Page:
Ben Wheatley’s “High-Rise” never wavers. For 118 minutes, the film commits to grotesque satire through its contrived concoction of lush images of capitalist excess. This is a message film constructed as mic drop, a manifesto designed to illuminate the evils of capitalism. The music pulses, loud and screaming, the characters devolve into bleak and blunt forms, and the message is, if nothing else, always sent. Sometimes this relentless pulsing creates brilliance. But beneath the uneven surface of Wheatley’s film is an abiding unease that never stops, a grinding of gears unmetered by the filmmaker’s garish, intentioned impulses. I admire the verve, even as I question its progression — it’s difficult to produce disarray on this scale, which still sometimes convinces.
“High-Rise” is an adaptation of J.G. Ballard’s 1975 sci-fi novel of the same name, and despite the film’s long development history, the threads of Ballard’s story remain relevant. The televisions of yesterday are the screens of today; economic inequality endures; Western society remains capitalistic and thorough in its chokehold. In evoking the past, “High-Rise” names this kaleidoscope of overwhelming modernity ‘the future,’ and Wheatley’s editing collaborator and screenwriter Amy Jump revels in the potential of filmic image and structure to illuminate this overwhelming future. Knowing ironies abound, and nearly every line of dialogue is granted symbolic importance. Boxes are unopened, water leaks, birds shit on sports cars, heads are stuffed into televisions. “High Rise” is hell-bent on exposing the corruption of the high-rise for what it truly is: a behemoth prison crushing inhabitants in the vice-grip of semiotics and utility failure.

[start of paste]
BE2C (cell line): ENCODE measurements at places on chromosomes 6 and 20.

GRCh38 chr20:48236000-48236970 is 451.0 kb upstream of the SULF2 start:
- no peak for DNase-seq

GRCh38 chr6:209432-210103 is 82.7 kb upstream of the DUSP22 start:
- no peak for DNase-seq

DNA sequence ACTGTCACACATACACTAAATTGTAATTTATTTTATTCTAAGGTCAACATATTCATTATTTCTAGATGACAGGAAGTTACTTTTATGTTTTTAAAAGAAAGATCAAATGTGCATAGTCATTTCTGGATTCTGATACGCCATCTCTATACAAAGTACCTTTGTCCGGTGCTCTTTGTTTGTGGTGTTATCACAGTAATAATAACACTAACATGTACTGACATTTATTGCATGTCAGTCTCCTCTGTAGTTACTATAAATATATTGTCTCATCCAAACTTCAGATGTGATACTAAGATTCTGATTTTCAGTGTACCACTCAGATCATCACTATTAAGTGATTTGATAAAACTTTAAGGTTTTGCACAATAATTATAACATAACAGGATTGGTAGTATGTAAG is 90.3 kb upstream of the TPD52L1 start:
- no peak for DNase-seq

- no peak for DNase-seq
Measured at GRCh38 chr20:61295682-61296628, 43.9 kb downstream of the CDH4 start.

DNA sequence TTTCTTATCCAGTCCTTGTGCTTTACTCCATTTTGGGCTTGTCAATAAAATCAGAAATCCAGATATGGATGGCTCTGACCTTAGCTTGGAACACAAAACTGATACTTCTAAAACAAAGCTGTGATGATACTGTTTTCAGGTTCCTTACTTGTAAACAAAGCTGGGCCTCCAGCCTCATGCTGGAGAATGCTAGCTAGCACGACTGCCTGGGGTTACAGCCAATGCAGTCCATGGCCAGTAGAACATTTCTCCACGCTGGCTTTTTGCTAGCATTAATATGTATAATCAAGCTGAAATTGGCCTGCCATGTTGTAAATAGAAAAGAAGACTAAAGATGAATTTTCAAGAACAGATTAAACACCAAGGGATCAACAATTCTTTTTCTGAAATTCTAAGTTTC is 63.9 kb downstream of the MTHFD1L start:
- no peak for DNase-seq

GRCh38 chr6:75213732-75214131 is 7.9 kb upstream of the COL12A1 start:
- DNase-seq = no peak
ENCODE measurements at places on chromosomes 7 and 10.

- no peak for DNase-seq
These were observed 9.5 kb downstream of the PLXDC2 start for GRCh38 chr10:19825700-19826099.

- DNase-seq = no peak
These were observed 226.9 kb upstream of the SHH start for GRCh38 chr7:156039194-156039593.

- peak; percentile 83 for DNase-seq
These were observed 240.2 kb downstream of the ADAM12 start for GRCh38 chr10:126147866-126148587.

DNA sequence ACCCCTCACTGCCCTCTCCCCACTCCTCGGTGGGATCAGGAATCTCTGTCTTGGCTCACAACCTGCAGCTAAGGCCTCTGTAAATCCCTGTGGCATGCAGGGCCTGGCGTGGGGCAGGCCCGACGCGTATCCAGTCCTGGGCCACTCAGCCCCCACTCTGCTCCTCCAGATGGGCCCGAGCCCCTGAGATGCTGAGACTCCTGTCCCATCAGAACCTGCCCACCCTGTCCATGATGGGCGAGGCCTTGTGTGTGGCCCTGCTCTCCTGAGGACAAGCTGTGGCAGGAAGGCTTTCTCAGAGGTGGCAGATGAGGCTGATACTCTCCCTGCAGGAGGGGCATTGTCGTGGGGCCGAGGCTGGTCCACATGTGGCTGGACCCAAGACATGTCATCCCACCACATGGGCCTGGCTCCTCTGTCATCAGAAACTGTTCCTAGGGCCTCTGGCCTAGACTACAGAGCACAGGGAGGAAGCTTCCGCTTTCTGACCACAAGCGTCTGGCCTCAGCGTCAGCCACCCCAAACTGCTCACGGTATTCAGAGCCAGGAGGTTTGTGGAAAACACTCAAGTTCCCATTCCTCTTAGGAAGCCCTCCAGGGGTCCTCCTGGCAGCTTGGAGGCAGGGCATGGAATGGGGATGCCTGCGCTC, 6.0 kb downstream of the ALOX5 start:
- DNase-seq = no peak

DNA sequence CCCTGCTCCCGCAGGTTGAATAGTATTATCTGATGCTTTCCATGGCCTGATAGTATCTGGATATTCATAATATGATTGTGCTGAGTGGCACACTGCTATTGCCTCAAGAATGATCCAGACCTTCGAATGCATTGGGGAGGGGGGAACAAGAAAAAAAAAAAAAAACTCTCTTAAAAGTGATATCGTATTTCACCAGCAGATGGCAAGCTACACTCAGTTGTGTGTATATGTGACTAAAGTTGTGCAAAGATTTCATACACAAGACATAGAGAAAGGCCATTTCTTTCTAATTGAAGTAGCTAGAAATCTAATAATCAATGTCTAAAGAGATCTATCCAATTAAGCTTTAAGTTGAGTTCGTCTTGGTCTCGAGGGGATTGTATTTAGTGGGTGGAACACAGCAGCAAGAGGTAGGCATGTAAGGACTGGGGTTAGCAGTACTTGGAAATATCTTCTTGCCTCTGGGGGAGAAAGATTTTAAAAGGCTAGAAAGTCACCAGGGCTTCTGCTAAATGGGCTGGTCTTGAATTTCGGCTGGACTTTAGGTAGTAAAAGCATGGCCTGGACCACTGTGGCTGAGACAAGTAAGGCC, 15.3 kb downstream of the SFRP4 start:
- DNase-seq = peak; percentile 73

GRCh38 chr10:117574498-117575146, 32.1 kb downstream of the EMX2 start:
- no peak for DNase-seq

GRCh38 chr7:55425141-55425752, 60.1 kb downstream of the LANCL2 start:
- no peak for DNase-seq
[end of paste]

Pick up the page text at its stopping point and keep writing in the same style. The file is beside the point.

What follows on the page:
The story begins with Dr. Robert Laing’s (Tom Hiddleston) big move to the high-rise. After a recent tragedy, he’s come to the building for a fresh start. He’s quickly assimilated into the complex’s strict hierarchical system, splitting time between the lower-floored, lower-class Wilder (Luke Evans) and Helen (Elisabeth Moss), and higher-floored companions including socially active Charlotte (Sienna Miller) and white-suited architect Royal (Jeremy Irons). Each character sets their own collection of ideological associations and strains upon the cool Laing, and soon he and everyone else begin to lose their fragmented, collective minds. What follows is ugly chaos.